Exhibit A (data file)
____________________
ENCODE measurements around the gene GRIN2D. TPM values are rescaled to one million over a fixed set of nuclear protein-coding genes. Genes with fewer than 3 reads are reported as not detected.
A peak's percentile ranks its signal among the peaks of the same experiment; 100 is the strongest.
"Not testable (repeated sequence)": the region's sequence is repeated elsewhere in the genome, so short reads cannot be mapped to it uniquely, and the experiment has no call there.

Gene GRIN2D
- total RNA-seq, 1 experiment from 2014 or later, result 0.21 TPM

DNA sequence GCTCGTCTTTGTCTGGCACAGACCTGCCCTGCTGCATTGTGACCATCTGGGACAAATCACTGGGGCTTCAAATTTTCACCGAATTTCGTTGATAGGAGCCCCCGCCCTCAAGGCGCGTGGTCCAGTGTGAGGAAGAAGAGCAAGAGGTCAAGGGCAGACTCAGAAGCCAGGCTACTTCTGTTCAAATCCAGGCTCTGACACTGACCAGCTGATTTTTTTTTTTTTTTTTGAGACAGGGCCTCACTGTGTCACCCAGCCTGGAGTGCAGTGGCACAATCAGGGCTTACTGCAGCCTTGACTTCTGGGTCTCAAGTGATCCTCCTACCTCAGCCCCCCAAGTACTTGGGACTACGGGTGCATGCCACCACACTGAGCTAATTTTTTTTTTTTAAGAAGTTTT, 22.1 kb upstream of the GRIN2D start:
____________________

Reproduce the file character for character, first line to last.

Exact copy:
ENCODE measurements around the gene GRIN2D. TPM values are rescaled to one million over a fixed set of nuclear protein-coding genes. Genes with fewer than 3 reads are reported as not detected.
A peak's percentile ranks its signal among the peaks of the same experiment; 100 is the strongest.
"Not testable (repeated sequence)": the region's sequence is repeated elsewhere in the genome, so short reads cannot be mapped to it uniquely, and the experiment has no call there.

Gene GRIN2D
- total RNA-seq, 1 experiment from 2014 or later, result 0.21 TPM

DNA sequence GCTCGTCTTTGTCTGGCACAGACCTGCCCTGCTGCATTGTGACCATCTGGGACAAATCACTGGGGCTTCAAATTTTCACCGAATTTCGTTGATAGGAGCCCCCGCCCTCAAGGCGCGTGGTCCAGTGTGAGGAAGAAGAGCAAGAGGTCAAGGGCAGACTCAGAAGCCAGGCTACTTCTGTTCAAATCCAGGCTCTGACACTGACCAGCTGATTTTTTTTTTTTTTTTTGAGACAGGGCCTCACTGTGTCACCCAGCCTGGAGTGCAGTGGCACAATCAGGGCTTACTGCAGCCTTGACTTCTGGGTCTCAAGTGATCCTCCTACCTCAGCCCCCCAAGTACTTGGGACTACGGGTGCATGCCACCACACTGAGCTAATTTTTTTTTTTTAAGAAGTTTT, 22.1 kb upstream of the GRIN2D start: